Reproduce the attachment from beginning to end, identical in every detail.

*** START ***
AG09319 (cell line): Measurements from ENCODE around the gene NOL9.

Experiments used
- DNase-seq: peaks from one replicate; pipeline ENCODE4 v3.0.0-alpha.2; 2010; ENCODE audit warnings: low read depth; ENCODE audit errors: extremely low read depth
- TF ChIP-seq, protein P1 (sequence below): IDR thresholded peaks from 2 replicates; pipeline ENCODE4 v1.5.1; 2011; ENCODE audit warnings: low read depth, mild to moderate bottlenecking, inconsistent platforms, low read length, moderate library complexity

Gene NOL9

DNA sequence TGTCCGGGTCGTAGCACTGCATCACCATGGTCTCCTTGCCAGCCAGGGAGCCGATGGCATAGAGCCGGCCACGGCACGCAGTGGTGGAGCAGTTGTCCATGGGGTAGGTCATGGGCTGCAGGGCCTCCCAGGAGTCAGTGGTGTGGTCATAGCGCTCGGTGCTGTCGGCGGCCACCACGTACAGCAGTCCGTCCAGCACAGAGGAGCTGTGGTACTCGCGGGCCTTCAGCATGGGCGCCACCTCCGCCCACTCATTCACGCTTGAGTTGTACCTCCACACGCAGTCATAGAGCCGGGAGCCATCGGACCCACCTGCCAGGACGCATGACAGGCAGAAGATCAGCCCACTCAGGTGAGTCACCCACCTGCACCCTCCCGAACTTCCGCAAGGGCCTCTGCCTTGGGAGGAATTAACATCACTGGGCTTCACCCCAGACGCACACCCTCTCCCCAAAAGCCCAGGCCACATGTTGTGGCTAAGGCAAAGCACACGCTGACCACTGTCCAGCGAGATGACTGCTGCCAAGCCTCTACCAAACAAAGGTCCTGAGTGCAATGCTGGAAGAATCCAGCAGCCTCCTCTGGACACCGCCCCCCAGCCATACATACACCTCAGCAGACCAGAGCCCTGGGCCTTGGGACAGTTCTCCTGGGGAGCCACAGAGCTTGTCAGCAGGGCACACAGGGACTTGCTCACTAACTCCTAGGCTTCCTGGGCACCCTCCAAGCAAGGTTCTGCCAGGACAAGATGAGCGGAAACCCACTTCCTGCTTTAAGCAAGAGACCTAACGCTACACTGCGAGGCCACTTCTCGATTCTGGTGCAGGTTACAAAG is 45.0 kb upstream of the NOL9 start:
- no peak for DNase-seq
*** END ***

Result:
AG09319 (cell line): Measurements from ENCODE around the gene NOL9.

Experiments used
- DNase-seq: peaks from one replicate; pipeline ENCODE4 v3.0.0-alpha.2; 2010; ENCODE audit warnings: low read depth; ENCODE audit errors: extremely low read depth
- TF ChIP-seq, protein P1 (sequence below): IDR thresholded peaks from 2 replicates; pipeline ENCODE4 v1.5.1; 2011; ENCODE audit warnings: low read depth, mild to moderate bottlenecking, inconsistent platforms, low read length, moderate library complexity

Gene NOL9

DNA sequence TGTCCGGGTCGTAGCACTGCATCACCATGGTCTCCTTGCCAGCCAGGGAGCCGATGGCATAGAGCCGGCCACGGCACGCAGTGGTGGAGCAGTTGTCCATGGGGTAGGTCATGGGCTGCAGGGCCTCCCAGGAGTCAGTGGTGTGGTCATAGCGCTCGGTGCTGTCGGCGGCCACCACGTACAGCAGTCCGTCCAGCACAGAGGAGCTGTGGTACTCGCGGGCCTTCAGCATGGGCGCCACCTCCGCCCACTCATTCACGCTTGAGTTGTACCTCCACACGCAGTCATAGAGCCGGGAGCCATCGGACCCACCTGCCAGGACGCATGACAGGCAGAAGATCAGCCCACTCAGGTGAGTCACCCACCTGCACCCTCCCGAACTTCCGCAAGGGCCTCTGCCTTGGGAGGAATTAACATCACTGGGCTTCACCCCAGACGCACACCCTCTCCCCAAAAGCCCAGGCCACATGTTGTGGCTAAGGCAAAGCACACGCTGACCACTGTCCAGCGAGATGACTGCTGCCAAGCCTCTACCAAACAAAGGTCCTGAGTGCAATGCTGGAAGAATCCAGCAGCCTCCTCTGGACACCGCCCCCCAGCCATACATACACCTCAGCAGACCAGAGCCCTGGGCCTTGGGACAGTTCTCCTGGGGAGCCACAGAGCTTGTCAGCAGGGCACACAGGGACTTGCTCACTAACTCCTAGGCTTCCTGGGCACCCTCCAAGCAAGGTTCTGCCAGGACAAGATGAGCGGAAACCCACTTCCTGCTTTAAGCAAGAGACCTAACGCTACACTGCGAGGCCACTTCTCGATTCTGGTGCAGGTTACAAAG is 45.0 kb upstream of the NOL9 start:
- no peak for DNase-seq